Their first goal came from Perisic, whose movements off the ball in supporting Mandzukic in the central lane against England’s three centre-backs had become increasingly aggressive. Rakitic demonstrated another excellent switch out to Vrsaljko, who then crossed into England’s penalty area. Kyle Walker was completely unaware of Perisic’s movements, as the 29-year-old’s hooked effort hit the back of the net.
Croatia’s pressure mounted, but they couldn’t find a second breakthrough within the 90 minutes. This became their third consecutive tie to go to extra-time – the equivalent of playing an additional entire game. But, despite some suggestions that fatigue could affect their performance, they went on to take a deserved lead in the 109th minute. The concentration and organisation of England’s central defence failed, as John Stones lost track of the ball – and Mandzukic. The Juventus forward spun before sending the ball home on the half volley to break England hearts and set up a World Cup final with France.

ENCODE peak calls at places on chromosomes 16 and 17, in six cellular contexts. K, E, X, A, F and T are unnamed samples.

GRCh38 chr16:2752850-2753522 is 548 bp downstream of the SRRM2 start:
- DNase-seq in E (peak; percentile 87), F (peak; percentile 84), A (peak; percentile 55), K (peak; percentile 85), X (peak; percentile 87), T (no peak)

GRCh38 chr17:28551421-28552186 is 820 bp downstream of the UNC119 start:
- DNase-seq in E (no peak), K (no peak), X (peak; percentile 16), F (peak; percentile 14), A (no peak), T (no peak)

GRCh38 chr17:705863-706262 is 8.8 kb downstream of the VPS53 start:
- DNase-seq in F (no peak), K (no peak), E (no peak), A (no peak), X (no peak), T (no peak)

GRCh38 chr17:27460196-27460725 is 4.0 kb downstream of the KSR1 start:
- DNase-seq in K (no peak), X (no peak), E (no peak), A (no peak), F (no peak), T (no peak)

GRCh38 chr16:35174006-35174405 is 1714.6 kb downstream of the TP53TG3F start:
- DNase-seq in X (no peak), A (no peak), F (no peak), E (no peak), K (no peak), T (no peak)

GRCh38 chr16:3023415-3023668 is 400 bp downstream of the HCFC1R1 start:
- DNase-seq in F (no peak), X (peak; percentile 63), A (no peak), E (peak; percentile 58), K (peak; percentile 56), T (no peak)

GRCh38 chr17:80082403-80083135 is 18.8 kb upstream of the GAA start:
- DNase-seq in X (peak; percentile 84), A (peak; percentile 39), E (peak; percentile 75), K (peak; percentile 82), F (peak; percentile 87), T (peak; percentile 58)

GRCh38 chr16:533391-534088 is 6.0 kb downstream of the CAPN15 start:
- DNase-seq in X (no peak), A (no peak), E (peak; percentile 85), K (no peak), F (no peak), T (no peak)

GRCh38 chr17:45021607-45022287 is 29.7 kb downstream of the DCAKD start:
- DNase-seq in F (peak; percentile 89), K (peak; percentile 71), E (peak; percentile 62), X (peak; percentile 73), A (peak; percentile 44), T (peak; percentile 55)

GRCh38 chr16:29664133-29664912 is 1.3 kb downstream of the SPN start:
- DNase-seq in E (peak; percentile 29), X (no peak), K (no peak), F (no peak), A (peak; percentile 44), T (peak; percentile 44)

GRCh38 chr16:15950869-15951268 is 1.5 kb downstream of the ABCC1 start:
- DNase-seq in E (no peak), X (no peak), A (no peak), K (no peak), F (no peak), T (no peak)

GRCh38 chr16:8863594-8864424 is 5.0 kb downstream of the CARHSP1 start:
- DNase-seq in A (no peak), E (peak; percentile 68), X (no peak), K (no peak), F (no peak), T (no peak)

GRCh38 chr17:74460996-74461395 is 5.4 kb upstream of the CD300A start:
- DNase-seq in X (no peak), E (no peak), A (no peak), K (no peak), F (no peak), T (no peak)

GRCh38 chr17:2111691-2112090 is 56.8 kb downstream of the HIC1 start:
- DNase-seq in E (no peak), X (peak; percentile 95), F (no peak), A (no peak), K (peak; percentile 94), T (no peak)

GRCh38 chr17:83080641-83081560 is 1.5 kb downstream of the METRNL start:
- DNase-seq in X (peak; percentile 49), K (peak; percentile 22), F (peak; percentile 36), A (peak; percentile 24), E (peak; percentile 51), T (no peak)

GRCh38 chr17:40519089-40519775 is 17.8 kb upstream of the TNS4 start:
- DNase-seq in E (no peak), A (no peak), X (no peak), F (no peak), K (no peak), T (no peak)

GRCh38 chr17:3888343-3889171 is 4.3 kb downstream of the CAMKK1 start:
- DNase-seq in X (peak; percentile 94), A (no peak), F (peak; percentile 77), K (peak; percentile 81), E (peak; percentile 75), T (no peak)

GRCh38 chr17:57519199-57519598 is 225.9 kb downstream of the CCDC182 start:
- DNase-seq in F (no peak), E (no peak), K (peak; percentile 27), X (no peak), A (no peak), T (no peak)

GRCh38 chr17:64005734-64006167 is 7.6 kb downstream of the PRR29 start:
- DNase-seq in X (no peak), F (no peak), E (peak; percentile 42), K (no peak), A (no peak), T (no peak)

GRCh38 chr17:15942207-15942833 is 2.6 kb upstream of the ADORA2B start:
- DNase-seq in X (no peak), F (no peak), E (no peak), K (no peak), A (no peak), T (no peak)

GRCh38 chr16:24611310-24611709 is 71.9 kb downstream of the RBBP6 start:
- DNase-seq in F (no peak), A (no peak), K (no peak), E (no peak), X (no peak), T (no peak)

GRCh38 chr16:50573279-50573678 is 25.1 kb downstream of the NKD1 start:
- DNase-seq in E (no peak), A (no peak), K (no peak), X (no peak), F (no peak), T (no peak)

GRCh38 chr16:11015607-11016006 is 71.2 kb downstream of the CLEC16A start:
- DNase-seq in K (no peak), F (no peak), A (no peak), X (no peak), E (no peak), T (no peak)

Croatia defensively maintained their 4-3-3 structure, as their front three put added pressure on England’s back line, forcing them to build longer.
Croatia’s front three often detached themselves from the rest of the block, as huge spaces between the attacking and midfield units often appeared.
Ivan Rakitic’s diagonal passes from left to right enabled Croatia to progress forward, bypassing England’s central midfield to repeatedly enter the final third.
In possession, England had early access into the central attacking box, as Marcelo Brozovic was initially overloaded. Ivan Rakitic dropping deeper soon nullified England’s passing progress.